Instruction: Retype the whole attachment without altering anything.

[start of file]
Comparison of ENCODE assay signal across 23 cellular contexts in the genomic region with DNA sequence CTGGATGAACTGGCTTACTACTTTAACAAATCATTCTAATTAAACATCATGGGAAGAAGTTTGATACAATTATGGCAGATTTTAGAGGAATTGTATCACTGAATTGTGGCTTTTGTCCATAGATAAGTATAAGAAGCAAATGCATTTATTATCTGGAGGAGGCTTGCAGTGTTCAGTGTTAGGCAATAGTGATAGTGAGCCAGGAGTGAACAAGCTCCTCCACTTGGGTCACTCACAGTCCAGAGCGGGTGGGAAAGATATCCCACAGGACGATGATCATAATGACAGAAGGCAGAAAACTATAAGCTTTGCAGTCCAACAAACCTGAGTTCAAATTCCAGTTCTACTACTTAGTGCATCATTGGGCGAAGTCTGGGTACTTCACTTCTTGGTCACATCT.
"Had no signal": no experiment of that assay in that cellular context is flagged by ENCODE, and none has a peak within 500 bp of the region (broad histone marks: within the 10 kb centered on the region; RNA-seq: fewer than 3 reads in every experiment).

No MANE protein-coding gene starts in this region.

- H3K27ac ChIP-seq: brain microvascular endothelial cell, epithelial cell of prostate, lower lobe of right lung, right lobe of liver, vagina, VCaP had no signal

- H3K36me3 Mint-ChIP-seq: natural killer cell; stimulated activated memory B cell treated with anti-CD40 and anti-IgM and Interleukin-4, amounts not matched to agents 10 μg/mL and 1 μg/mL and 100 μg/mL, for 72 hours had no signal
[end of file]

Comparison of ENCODE assay signal across 23 cellular contexts in the genomic region with DNA sequence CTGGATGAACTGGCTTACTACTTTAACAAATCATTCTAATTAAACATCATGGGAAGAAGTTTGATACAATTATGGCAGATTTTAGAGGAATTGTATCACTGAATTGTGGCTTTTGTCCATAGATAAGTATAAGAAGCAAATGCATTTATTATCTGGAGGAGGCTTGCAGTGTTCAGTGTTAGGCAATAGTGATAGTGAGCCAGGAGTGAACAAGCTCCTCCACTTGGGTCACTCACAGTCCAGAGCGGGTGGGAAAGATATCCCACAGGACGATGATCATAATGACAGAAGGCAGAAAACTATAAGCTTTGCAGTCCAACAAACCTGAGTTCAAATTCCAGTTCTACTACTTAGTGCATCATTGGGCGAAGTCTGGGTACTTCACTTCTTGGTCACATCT.
"Had no signal": no experiment of that assay in that cellular context is flagged by ENCODE, and none has a peak within 500 bp of the region (broad histone marks: within the 10 kb centered on the region; RNA-seq: fewer than 3 reads in every experiment).

No MANE protein-coding gene starts in this region.

- H3K27ac ChIP-seq: brain microvascular endothelial cell, epithelial cell of prostate, lower lobe of right lung, right lobe of liver, vagina, VCaP had no signal

- H3K36me3 Mint-ChIP-seq: natural killer cell; stimulated activated memory B cell treated with anti-CD40 and anti-IgM and Interleukin-4, amounts not matched to agents 10 μg/mL and 1 μg/mL and 100 μg/mL, for 72 hours had no signal